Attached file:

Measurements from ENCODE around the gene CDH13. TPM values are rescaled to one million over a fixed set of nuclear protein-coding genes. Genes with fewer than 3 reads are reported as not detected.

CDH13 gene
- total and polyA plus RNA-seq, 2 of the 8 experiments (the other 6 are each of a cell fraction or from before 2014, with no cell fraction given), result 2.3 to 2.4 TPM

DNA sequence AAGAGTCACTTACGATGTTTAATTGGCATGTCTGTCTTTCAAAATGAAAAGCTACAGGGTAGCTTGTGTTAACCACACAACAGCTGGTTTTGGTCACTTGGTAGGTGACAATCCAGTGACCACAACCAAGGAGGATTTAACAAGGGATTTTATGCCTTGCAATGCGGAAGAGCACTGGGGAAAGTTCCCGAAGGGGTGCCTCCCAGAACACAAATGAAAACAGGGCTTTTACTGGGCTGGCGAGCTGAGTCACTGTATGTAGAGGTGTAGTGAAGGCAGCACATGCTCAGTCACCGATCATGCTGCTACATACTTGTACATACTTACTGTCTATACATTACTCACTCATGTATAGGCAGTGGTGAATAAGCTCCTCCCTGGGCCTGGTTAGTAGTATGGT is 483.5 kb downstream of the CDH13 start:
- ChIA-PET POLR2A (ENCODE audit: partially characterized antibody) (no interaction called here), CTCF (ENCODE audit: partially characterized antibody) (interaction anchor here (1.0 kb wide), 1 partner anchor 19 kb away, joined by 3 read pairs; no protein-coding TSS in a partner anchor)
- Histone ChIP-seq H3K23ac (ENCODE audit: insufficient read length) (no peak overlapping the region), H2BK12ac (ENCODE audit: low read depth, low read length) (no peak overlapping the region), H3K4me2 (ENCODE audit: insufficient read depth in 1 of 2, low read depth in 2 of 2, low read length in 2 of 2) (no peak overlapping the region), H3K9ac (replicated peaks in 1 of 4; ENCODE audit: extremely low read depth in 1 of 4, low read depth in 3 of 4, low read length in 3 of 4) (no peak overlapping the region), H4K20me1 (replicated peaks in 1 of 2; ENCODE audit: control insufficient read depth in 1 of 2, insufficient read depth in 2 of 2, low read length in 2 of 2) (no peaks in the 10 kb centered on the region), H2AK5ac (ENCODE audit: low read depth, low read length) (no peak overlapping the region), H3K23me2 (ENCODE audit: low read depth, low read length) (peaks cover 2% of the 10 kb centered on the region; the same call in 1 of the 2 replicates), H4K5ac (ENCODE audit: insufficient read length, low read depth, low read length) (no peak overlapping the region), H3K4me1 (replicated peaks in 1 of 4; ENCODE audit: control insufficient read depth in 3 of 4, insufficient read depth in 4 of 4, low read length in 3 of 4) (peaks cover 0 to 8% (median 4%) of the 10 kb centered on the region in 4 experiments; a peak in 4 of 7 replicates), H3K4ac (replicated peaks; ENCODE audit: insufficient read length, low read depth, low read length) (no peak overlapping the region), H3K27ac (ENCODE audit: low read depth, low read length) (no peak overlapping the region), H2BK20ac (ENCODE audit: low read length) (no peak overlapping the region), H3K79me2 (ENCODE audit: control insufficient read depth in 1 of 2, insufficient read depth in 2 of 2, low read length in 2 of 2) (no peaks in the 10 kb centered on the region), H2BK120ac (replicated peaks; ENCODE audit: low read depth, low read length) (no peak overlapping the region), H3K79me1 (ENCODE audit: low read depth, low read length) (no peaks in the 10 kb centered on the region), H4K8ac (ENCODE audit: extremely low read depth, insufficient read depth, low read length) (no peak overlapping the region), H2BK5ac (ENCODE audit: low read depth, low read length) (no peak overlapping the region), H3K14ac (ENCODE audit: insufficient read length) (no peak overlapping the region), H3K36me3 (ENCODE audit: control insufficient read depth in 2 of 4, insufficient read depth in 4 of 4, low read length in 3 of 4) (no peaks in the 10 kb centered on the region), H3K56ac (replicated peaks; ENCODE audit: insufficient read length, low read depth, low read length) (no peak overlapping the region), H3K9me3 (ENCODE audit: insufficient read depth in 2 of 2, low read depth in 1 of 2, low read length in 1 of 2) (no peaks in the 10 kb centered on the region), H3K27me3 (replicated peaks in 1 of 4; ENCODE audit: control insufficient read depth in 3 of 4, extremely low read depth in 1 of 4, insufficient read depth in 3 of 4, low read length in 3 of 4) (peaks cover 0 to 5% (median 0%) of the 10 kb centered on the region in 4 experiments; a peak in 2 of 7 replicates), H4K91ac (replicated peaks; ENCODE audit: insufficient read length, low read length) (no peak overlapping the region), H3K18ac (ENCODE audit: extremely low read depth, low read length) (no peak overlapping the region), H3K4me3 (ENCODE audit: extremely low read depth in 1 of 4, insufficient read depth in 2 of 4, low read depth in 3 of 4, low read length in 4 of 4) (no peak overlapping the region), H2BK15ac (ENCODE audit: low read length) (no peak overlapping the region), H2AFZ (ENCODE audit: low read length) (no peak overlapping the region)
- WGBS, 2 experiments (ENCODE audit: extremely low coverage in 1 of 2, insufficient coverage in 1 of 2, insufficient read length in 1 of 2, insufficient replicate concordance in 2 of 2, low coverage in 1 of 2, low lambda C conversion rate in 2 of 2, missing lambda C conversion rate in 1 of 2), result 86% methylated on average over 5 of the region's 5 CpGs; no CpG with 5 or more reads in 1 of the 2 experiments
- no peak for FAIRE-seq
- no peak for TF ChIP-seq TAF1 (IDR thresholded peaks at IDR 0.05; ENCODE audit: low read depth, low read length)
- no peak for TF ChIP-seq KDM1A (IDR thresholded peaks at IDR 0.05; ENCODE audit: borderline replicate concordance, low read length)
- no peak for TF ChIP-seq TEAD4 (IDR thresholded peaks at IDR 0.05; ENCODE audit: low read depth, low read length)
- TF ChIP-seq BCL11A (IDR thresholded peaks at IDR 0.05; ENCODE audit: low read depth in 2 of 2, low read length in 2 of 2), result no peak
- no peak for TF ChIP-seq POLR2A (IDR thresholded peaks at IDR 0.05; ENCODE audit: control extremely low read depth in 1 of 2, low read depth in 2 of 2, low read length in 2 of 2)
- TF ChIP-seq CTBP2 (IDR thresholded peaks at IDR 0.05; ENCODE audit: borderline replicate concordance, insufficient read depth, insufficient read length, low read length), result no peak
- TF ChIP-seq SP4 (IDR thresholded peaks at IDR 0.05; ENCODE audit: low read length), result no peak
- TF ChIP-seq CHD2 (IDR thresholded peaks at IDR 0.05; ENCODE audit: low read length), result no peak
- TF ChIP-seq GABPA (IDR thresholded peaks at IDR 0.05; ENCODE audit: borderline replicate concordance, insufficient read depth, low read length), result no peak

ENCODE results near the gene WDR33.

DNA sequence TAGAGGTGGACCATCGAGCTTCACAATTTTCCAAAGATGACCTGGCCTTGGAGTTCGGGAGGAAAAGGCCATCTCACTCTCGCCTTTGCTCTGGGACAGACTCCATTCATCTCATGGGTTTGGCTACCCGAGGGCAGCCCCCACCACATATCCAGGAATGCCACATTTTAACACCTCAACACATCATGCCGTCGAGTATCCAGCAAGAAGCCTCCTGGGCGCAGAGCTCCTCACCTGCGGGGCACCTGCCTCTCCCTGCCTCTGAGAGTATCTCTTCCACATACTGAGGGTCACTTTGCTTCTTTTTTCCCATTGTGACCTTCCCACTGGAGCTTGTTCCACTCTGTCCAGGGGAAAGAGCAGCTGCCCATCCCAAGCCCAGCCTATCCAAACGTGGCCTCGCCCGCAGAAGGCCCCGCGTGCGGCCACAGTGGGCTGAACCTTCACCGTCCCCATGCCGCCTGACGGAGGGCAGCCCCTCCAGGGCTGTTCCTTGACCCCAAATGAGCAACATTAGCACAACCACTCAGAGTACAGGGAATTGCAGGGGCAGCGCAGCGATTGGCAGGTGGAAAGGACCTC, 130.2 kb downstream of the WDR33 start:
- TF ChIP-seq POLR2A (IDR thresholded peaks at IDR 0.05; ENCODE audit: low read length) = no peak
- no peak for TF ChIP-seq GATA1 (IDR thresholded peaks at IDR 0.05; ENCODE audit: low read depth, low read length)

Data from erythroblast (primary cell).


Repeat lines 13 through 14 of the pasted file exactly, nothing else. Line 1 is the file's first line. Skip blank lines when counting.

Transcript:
- no peak for TF ChIP-seq POLR2A (IDR thresholded peaks at IDR 0.05; ENCODE audit: control extremely low read depth in 1 of 2, low read depth in 2 of 2, low read length in 2 of 2)
- TF ChIP-seq CTBP2 (IDR thresholded peaks at IDR 0.05; ENCODE audit: borderline replicate concordance, insufficient read depth, insufficient read length, low read length), result no peak